I agree with most the posts that say WHIP is a better measure of a pitchers success rather than ERA, although I'm surprised no one has brought up the 'runners left of base scenario' when a starting pitcher is yanked and how that will effect his ERA (i.e a pitcher's ERA can be dicated by his successor's effectiveness).

Maybe a better question is if ERA is so "luck" based, why is it such a staple in fantasy leagues?


Because it's a remnant of a bygone era. Just like batting average, and RBIs and Runs.

The stats you post are so boring though. No one would want to play a league where one of the catergories like HR/9 will see 0s a lot. It may be a better judge, but it'd be not nearly as fun to watch.


You're right. And that's why there aren't leagues based around those stat categories. Believe me, I still play 5x5, but if we're talking about a true measure of a players talent, those are the categories that I'd use.
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Postby swyck » Sat May 14, 2005 7:25 pm

While there are good arguments for and against any cat, the fact is that whip and era are pretty standard cats in fantasy bball. Its not like you pulled out hbp/in or something else off the wall.
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Postby josebach » Sat May 14, 2005 7:31 pm

ERA is without a doubt the best statistic for judging a pitcher's performance.

According to WHIP, a home run is better than two infield singles. How on Earth can this be a better statistic to judge a pitcher?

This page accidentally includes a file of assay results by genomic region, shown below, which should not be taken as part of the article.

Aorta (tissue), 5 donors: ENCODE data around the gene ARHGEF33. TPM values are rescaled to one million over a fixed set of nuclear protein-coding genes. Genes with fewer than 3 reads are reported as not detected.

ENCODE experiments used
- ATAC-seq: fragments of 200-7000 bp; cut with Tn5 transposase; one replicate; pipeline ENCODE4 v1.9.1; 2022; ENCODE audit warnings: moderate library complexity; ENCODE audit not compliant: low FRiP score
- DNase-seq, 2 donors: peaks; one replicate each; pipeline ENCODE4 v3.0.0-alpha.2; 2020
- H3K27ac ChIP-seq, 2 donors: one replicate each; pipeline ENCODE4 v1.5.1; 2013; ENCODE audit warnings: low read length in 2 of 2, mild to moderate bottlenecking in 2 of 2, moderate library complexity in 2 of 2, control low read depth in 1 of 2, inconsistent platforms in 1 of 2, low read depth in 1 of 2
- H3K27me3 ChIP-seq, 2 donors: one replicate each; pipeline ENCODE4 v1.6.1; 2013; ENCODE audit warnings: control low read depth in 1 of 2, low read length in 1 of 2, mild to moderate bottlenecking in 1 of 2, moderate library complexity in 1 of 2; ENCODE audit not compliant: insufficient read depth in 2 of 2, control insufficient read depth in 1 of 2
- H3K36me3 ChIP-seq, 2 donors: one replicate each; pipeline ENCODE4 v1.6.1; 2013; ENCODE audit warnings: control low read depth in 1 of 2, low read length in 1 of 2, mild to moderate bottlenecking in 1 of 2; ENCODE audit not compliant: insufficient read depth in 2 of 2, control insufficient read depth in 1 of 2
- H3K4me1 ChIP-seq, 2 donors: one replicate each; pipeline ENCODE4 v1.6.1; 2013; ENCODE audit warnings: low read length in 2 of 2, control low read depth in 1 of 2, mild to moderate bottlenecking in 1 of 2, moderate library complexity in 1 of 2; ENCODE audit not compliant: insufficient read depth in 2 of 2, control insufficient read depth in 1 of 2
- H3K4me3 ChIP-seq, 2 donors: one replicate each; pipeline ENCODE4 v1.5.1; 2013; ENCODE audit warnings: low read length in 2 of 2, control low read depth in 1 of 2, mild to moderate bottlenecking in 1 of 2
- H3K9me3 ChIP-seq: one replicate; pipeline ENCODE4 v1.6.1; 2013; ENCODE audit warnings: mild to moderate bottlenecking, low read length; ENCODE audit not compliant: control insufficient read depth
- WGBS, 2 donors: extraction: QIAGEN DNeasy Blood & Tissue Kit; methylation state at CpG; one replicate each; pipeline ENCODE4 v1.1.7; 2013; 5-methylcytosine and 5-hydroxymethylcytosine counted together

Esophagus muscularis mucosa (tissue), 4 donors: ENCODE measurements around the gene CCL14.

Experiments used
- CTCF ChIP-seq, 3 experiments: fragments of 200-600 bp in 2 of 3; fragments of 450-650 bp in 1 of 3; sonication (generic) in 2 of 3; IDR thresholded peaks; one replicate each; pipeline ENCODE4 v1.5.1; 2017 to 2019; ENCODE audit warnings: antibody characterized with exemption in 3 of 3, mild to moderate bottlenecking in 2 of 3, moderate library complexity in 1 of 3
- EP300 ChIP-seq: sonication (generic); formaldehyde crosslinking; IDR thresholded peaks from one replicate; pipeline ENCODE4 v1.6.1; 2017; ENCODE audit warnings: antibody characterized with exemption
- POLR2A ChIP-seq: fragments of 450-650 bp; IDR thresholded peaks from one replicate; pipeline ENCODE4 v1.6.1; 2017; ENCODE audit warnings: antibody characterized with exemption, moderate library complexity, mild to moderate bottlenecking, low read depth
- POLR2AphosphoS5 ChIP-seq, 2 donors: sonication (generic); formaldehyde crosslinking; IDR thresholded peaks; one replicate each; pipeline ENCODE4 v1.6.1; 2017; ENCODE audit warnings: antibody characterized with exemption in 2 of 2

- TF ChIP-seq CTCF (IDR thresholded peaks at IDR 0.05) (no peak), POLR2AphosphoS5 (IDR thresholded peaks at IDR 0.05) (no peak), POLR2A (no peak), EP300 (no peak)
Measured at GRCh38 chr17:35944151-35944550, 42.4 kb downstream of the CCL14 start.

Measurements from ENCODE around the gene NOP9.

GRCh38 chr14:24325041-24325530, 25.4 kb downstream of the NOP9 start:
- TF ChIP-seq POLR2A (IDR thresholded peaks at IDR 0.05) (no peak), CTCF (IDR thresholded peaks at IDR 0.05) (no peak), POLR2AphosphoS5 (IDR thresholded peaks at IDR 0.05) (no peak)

Look at this game.
http://sports.yahoo.com/mlb/boxscore?gid=250507108

Did Pedro's .57 WHIP help his team more than 6.43 ERA hurt them? Of course not. It's all about runs... period. How many hits or walks a pitcher gives up are irrelevent. How many of those baserunners actually cross the plate is all that matters. Think about it, how can WHIP be the best indicator of a pitcher's ability when pitchers purposely walk batters?

Having a low WHIP doesn't win games. Having a low ERA does. Usually, they are not mutually exclusive, but given a choice... I'll take ERA every time.

Excluding wins, who was a better pitcher last year, Carlos Zambrano or Bronson Arroyo? They had the same WHIP, so are does that mean they're the same?
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Postby GotowarMissAgnes » Sat May 14, 2005 8:38 pm

I would say RA is better than ERA.

Further, given that runs also depend on defense, I'd say something like FIPs or DIPS RA would be even better.
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Postby mamorris » Sat May 14, 2005 9:09 pm

I think they're pretty similar stats, but that's a good thing. Think of it as ERA being worth double if that's a real problem for you.

As far as ERA being a pitching category, why not? Those sabermetric tools are useful to find out who is undervalued and overvalued going forward, but I think ERA should stay because fantasy baseball, like real baseball, should have an element of luck to it.
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Postby josebach » Sun May 15, 2005 9:43 am

mamorris wrote:...but I think ERA should stay because fantasy baseball, like real baseball, should have an element of luck to it.


ERA is luck stat and WHIP isn't?

So you're saying infield hits are an indication that the pitcher somehow failed?